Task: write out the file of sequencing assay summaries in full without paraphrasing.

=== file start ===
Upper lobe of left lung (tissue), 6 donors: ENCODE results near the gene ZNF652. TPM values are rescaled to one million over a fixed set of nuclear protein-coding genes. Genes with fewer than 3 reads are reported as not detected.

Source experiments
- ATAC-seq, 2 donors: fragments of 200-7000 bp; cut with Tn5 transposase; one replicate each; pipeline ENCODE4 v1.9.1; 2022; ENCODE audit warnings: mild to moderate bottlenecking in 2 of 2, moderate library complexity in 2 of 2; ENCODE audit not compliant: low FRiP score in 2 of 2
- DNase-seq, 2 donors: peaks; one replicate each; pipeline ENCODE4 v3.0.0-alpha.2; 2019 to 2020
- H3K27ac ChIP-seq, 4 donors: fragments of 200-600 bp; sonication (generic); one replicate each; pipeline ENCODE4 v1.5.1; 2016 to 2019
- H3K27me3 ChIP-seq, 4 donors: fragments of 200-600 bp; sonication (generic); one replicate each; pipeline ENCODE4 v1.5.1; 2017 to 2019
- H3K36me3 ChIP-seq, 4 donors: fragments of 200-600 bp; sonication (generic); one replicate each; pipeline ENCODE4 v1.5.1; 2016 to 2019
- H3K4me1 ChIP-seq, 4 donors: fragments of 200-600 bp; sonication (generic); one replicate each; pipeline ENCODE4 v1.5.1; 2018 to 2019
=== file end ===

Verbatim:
Upper lobe of left lung (tissue), 6 donors: ENCODE results near the gene ZNF652. TPM values are rescaled to one million over a fixed set of nuclear protein-coding genes. Genes with fewer than 3 reads are reported as not detected.

Source experiments
- ATAC-seq, 2 donors: fragments of 200-7000 bp; cut with Tn5 transposase; one replicate each; pipeline ENCODE4 v1.9.1; 2022; ENCODE audit warnings: mild to moderate bottlenecking in 2 of 2, moderate library complexity in 2 of 2; ENCODE audit not compliant: low FRiP score in 2 of 2
- DNase-seq, 2 donors: peaks; one replicate each; pipeline ENCODE4 v3.0.0-alpha.2; 2019 to 2020
- H3K27ac ChIP-seq, 4 donors: fragments of 200-600 bp; sonication (generic); one replicate each; pipeline ENCODE4 v1.5.1; 2016 to 2019
- H3K27me3 ChIP-seq, 4 donors: fragments of 200-600 bp; sonication (generic); one replicate each; pipeline ENCODE4 v1.5.1; 2017 to 2019
- H3K36me3 ChIP-seq, 4 donors: fragments of 200-600 bp; sonication (generic); one replicate each; pipeline ENCODE4 v1.5.1; 2016 to 2019
- H3K4me1 ChIP-seq, 4 donors: fragments of 200-600 bp; sonication (generic); one replicate each; pipeline ENCODE4 v1.5.1; 2018 to 2019